Ever notice how, when a new house goes up, you can't remember what it looked like before it was there? Well, it's a slow, arduous process and it took builder Steve Hamilton almost a year, stick by stone to erect the sumptuous three-story, 3,200-square-foot Mediterranean villa at 4611 Hathaway Drive overlooking Hillcrest Road in east Medford.

Ever notice how, when a new house goes up, you can't remember what it looked like before it was there? Well, it's a slow, arduous process and it took builder Steve Hamilton almost a year, stick by stone to erect the sumptuous three-story, 3,200-square-foot Mediterranean villa at 4611 Hathaway Drive overlooking Hillcrest Road in east Medford.

Captured by Mail Tribune lenses, the $759,500 stucco house evolves from a rough box, framed and covered with particle-board sheeting, to gaining windows and doors, then its black moisture barrier.

It gets imprisoned in scaffolding for application of stucco, which is a light olive-colored concrete, then undergoes finish work around windows and doors. The driveway is poured and stamped to look like rough old cobblestone from the Old World.

Invisible in the photos is the immense amount of interior detail work that must take place — the laying of slate, travertine and granite floors, the installation of wiring, plumbing, drywall and carpeting, the fashioning of luxurious showers, sinks and spas in bedrooms, the painting and the installations of custom cabinetry, says Hamilton, a Rogue Valley resident since 1964 and builder for 12 years.

The house tips its hat to the Mediterranean with plenty of arched windows, stone, a leaded glass entry, elaborately tiled borders in the kitchen and baths and high ceilings, 14 feet in some bedrooms, and 24 feet in the living room.

What's the hardest part? Framing. What makes it hard? Plain and simple, it's the hard work of construction, three months of it. For the builder — and Hamilton has built seven big, high-end homes in the neighborhood, the hardest part is pleasing the buyer, if one's on board during construction. If not, the hardest part is waiting for the buyer to show up and say, "I'll take it."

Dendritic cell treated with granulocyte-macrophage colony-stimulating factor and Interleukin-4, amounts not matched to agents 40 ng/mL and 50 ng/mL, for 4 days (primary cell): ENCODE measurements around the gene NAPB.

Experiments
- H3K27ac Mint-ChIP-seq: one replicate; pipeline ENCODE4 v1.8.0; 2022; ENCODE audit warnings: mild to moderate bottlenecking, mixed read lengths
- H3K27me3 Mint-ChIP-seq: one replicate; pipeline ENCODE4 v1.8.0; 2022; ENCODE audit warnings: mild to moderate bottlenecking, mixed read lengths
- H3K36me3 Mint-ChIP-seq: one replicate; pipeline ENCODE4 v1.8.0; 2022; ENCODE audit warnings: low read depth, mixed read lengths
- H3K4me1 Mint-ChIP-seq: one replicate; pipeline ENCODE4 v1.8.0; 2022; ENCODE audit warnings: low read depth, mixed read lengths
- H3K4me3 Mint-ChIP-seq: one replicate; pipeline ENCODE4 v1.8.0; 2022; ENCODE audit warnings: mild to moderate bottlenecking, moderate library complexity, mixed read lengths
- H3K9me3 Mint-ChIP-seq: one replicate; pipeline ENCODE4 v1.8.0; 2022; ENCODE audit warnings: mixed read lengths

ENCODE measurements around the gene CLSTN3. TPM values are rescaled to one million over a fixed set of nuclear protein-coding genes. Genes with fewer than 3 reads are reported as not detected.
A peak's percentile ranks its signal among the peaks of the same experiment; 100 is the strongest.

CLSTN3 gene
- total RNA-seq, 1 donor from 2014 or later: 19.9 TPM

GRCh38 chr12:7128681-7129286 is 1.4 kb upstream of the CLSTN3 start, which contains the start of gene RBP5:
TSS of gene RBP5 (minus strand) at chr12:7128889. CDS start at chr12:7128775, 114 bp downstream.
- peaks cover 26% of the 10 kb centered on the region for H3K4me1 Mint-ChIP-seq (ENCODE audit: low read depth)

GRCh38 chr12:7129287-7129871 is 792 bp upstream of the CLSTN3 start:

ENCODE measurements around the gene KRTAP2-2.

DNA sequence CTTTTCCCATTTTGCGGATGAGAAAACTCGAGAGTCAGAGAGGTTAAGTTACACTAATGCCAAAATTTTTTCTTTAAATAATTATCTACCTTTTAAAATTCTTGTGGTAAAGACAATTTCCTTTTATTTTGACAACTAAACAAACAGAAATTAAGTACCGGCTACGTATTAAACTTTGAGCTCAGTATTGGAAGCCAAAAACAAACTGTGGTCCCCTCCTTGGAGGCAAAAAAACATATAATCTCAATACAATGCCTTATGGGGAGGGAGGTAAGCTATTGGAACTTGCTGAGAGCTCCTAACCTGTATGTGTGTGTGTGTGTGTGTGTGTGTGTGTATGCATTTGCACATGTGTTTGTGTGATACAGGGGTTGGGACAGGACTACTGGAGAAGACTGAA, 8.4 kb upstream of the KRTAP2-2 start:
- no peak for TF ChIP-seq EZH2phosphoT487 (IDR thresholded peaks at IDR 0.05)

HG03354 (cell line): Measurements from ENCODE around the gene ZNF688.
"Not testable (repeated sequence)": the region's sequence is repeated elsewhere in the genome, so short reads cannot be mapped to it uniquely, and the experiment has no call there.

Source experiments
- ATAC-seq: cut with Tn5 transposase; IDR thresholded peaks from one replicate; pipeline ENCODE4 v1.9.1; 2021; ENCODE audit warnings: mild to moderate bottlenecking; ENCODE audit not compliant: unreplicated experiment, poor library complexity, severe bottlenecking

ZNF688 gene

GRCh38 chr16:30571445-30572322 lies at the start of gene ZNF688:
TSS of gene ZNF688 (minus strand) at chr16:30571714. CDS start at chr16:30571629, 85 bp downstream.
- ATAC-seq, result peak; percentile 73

Hamilton says he likes to keep things interesting and different each time, never building the same house twice. Another fun part is having an open house and hearing what people have to say about it, even though many of them aren't shopping for it — they just want to see it.

Who's the buyer going to be?

"Someone who can afford it," jokes Hamilton. "A mid- to upper-income person. The other homes went to a dentist, an investment broker, a doctor. It will be people 30 to 50, with good jobs and with children, people who are educated about what's going on in the housing market."

You get kind of close to a house after a year with it and there's a little tug at the heart as you let it go, but the main thing to remember, Hamilton says, is that you know you've done a good job.

"This is still a small town and if you haven't done a good job and put value into it, word gets around."

The market for homes in the three-quarter million range has held steady, and is ticking up these days, notes Hamilton. He expects buyers will be moving in within 90 days.

"To complete it is a wonderful feeling, almost like a new baby being born," he says. "You wait and wait and go through all this pain and it's so beautiful. Its great to see it go from bare ground to this and you know it's going to be here long after I'm gone, and will be a legacy."

John Darling is a freelance writer living in Ashland. E-mail him at jdarling@jeffnet.org.